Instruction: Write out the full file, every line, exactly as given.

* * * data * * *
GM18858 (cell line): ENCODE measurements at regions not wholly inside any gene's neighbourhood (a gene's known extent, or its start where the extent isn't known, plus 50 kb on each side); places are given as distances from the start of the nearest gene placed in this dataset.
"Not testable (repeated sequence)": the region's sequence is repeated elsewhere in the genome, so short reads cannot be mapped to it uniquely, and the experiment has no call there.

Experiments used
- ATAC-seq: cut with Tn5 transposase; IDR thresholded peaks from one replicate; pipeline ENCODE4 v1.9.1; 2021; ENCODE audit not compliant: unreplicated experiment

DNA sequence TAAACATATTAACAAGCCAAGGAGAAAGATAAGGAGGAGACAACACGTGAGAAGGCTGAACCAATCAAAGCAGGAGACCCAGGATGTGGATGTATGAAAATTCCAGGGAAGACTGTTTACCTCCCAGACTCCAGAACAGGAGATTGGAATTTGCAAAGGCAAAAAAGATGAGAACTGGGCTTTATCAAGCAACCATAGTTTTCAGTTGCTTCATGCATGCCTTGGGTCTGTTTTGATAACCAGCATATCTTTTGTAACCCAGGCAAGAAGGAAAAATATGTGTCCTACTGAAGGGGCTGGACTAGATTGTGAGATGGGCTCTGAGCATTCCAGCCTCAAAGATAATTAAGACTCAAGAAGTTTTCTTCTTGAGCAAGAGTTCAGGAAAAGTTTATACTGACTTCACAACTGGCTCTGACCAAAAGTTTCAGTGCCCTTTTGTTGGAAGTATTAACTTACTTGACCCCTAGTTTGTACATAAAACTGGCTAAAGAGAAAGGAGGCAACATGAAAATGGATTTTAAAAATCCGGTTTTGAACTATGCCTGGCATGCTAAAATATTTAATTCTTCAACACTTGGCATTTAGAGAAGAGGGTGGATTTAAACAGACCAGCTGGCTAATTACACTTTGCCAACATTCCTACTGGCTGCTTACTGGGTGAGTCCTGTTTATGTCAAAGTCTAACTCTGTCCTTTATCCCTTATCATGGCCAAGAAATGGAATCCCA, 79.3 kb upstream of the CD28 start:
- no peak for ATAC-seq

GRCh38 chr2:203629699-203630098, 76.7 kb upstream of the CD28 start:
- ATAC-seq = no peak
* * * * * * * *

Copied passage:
GM18858 (cell line): ENCODE measurements at regions not wholly inside any gene's neighbourhood (a gene's known extent, or its start where the extent isn't known, plus 50 kb on each side); places are given as distances from the start of the nearest gene placed in this dataset.
"Not testable (repeated sequence)": the region's sequence is repeated elsewhere in the genome, so short reads cannot be mapped to it uniquely, and the experiment has no call there.

Experiments used
- ATAC-seq: cut with Tn5 transposase; IDR thresholded peaks from one replicate; pipeline ENCODE4 v1.9.1; 2021; ENCODE audit not compliant: unreplicated experiment

DNA sequence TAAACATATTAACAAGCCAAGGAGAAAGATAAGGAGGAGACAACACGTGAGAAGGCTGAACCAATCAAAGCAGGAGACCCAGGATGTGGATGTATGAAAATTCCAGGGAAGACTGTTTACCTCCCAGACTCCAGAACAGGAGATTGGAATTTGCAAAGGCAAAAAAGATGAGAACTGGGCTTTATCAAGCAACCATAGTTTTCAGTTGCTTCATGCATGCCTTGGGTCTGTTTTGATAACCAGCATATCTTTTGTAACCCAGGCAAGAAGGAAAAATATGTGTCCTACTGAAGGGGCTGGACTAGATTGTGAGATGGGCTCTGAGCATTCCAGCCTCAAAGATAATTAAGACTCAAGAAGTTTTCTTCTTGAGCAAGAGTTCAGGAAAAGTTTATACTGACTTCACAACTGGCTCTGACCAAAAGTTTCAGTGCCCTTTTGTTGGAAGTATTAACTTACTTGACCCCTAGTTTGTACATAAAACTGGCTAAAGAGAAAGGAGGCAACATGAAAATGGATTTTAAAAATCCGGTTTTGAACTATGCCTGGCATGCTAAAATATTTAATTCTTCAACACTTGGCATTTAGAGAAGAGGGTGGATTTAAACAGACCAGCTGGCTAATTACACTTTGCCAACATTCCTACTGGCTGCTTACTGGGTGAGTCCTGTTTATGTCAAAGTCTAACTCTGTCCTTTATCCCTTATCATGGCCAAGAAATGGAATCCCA, 79.3 kb upstream of the CD28 start:
- no peak for ATAC-seq

GRCh38 chr2:203629699-203630098, 76.7 kb upstream of the CD28 start:
- ATAC-seq = no peak